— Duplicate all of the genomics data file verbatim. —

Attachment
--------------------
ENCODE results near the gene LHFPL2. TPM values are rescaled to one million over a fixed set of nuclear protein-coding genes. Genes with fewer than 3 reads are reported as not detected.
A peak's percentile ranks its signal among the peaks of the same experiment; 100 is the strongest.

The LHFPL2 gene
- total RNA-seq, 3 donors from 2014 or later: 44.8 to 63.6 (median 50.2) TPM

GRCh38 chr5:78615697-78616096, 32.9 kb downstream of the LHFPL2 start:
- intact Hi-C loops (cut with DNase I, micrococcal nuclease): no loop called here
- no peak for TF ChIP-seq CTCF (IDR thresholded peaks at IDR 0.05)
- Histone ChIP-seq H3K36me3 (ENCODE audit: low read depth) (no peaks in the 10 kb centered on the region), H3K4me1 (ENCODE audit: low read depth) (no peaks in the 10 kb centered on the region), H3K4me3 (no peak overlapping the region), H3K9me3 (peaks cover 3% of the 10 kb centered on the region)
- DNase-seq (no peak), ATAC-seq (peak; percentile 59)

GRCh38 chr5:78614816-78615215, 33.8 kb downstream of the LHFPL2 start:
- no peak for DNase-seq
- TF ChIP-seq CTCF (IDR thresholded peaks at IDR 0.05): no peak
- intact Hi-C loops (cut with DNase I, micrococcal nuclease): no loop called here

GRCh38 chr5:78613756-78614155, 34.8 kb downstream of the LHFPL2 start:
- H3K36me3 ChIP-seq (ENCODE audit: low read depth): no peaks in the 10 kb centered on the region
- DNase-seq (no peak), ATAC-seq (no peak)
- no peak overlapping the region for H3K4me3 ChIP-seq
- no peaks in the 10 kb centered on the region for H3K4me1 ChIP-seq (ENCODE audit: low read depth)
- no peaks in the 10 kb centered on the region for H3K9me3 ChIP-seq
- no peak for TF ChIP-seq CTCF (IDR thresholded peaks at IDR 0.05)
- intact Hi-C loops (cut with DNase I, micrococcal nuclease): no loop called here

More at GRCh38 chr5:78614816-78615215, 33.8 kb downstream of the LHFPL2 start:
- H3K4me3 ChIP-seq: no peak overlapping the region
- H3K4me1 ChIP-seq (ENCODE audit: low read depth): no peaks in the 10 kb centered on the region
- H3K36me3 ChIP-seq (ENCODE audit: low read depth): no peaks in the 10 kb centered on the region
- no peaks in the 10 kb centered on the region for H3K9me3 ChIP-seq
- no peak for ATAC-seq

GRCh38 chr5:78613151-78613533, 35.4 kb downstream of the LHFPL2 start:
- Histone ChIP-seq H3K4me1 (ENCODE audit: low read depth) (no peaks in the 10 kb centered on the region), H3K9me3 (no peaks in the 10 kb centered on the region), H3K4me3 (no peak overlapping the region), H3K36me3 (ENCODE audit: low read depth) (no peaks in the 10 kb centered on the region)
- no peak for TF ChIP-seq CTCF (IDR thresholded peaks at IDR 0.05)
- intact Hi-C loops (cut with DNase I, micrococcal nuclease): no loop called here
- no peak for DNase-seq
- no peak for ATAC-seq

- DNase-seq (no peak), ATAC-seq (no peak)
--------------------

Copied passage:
ENCODE results near the gene LHFPL2. TPM values are rescaled to one million over a fixed set of nuclear protein-coding genes. Genes with fewer than 3 reads are reported as not detected.
A peak's percentile ranks its signal among the peaks of the same experiment; 100 is the strongest.

The LHFPL2 gene
- total RNA-seq, 3 donors from 2014 or later: 44.8 to 63.6 (median 50.2) TPM

GRCh38 chr5:78615697-78616096, 32.9 kb downstream of the LHFPL2 start:
- intact Hi-C loops (cut with DNase I, micrococcal nuclease): no loop called here
- no peak for TF ChIP-seq CTCF (IDR thresholded peaks at IDR 0.05)
- Histone ChIP-seq H3K36me3 (ENCODE audit: low read depth) (no peaks in the 10 kb centered on the region), H3K4me1 (ENCODE audit: low read depth) (no peaks in the 10 kb centered on the region), H3K4me3 (no peak overlapping the region), H3K9me3 (peaks cover 3% of the 10 kb centered on the region)
- DNase-seq (no peak), ATAC-seq (peak; percentile 59)

GRCh38 chr5:78614816-78615215, 33.8 kb downstream of the LHFPL2 start:
- no peak for DNase-seq
- TF ChIP-seq CTCF (IDR thresholded peaks at IDR 0.05): no peak
- intact Hi-C loops (cut with DNase I, micrococcal nuclease): no loop called here

GRCh38 chr5:78613756-78614155, 34.8 kb downstream of the LHFPL2 start:
- H3K36me3 ChIP-seq (ENCODE audit: low read depth): no peaks in the 10 kb centered on the region
- DNase-seq (no peak), ATAC-seq (no peak)
- no peak overlapping the region for H3K4me3 ChIP-seq
- no peaks in the 10 kb centered on the region for H3K4me1 ChIP-seq (ENCODE audit: low read depth)
- no peaks in the 10 kb centered on the region for H3K9me3 ChIP-seq
- no peak for TF ChIP-seq CTCF (IDR thresholded peaks at IDR 0.05)
- intact Hi-C loops (cut with DNase I, micrococcal nuclease): no loop called here

More at GRCh38 chr5:78614816-78615215, 33.8 kb downstream of the LHFPL2 start:
- H3K4me3 ChIP-seq: no peak overlapping the region
- H3K4me1 ChIP-seq (ENCODE audit: low read depth): no peaks in the 10 kb centered on the region
- H3K36me3 ChIP-seq (ENCODE audit: low read depth): no peaks in the 10 kb centered on the region
- no peaks in the 10 kb centered on the region for H3K9me3 ChIP-seq
- no peak for ATAC-seq

GRCh38 chr5:78613151-78613533, 35.4 kb downstream of the LHFPL2 start:
- Histone ChIP-seq H3K4me1 (ENCODE audit: low read depth) (no peaks in the 10 kb centered on the region), H3K9me3 (no peaks in the 10 kb centered on the region), H3K4me3 (no peak overlapping the region), H3K36me3 (ENCODE audit: low read depth) (no peaks in the 10 kb centered on the region)
- no peak for TF ChIP-seq CTCF (IDR thresholded peaks at IDR 0.05)
- intact Hi-C loops (cut with DNase I, micrococcal nuclease): no loop called here
- no peak for DNase-seq
- no peak for ATAC-seq

- DNase-seq (no peak), ATAC-seq (no peak)